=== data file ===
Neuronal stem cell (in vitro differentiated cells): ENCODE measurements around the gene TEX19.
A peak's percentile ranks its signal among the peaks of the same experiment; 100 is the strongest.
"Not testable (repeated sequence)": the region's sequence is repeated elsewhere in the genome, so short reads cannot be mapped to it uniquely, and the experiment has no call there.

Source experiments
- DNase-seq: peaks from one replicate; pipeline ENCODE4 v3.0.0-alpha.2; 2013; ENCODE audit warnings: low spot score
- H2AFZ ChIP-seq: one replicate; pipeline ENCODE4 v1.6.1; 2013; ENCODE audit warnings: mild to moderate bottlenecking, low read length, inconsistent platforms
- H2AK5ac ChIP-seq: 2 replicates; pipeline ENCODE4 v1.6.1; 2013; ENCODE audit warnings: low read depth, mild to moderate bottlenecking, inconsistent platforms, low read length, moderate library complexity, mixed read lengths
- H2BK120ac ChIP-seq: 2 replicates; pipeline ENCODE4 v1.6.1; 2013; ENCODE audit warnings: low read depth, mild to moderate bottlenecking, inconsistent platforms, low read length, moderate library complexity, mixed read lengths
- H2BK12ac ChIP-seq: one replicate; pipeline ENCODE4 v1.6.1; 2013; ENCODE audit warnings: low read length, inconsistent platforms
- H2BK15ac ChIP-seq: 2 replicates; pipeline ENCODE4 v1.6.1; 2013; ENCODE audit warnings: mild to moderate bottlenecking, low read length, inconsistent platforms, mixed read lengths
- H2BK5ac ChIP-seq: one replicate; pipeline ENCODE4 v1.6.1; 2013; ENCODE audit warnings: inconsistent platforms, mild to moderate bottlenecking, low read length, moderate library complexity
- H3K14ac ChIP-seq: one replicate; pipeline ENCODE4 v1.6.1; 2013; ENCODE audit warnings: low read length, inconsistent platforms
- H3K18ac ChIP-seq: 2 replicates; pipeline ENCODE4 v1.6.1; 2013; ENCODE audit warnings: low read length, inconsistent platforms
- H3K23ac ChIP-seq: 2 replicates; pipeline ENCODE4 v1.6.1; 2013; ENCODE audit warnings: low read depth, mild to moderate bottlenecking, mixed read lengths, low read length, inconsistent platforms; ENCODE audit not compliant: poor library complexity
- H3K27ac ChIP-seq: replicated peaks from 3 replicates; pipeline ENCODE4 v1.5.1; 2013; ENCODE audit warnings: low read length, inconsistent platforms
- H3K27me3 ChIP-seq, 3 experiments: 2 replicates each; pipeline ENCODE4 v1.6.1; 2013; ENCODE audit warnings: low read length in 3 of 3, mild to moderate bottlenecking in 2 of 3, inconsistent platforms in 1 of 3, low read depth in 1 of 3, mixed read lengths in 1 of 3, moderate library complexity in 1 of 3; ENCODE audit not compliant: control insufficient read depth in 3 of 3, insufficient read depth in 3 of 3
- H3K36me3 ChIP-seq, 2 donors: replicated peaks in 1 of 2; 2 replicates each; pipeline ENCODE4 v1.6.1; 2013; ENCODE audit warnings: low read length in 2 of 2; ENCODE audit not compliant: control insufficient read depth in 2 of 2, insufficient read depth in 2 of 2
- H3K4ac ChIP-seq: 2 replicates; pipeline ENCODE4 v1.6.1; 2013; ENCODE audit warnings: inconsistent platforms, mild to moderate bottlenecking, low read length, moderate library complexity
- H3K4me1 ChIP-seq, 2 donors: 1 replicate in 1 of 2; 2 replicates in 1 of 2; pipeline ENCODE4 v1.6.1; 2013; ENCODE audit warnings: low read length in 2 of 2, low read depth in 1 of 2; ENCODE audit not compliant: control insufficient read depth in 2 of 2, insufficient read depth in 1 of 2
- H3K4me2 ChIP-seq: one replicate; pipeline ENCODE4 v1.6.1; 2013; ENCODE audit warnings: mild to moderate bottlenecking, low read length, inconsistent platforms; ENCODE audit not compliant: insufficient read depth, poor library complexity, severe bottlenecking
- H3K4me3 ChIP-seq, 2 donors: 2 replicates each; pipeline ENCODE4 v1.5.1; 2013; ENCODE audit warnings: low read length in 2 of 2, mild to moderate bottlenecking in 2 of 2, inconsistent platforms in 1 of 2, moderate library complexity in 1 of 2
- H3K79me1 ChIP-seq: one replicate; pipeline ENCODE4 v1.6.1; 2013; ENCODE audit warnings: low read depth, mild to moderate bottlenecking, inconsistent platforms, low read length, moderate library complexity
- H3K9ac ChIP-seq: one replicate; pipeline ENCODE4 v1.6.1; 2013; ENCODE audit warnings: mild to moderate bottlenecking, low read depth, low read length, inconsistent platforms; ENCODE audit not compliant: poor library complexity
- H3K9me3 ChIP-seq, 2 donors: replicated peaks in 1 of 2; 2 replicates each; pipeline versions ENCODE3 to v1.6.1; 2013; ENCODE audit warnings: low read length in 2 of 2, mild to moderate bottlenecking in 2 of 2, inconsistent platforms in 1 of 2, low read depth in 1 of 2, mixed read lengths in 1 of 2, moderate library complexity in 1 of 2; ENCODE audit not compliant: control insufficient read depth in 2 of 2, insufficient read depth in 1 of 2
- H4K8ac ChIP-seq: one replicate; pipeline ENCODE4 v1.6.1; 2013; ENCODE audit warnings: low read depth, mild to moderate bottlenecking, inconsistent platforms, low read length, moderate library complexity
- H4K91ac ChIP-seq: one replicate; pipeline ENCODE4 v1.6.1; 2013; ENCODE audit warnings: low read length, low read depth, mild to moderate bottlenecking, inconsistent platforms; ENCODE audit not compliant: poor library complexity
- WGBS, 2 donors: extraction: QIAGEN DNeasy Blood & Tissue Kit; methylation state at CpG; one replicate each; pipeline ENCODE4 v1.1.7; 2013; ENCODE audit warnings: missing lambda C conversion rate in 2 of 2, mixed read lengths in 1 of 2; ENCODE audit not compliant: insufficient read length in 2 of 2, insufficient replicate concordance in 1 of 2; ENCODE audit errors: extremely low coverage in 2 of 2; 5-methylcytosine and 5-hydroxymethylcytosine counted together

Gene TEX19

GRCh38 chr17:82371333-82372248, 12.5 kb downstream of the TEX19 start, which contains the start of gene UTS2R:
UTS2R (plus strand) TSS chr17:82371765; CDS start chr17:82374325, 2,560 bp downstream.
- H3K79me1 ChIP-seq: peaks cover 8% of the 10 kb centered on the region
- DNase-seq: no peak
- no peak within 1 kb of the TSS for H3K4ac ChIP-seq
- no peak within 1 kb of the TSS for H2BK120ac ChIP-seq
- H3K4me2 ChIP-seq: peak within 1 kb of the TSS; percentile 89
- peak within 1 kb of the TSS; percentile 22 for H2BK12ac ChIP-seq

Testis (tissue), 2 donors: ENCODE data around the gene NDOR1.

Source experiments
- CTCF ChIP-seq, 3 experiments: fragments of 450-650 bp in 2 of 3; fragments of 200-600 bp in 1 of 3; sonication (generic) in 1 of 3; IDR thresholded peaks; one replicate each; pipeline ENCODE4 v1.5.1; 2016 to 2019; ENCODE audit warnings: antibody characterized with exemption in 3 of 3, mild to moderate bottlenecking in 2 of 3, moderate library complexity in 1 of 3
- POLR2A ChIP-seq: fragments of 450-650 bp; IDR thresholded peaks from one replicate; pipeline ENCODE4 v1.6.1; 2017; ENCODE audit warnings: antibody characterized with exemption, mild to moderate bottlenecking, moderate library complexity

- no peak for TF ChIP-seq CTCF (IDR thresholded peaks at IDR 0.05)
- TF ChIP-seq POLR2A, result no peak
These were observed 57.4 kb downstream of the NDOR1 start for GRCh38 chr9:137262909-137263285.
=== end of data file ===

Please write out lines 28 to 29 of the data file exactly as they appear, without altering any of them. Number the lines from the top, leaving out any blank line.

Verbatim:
Gene TEX19

GRCh38 chr17:82371333-82372248, 12.5 kb downstream of the TEX19 start, which contains the start of gene UTS2R: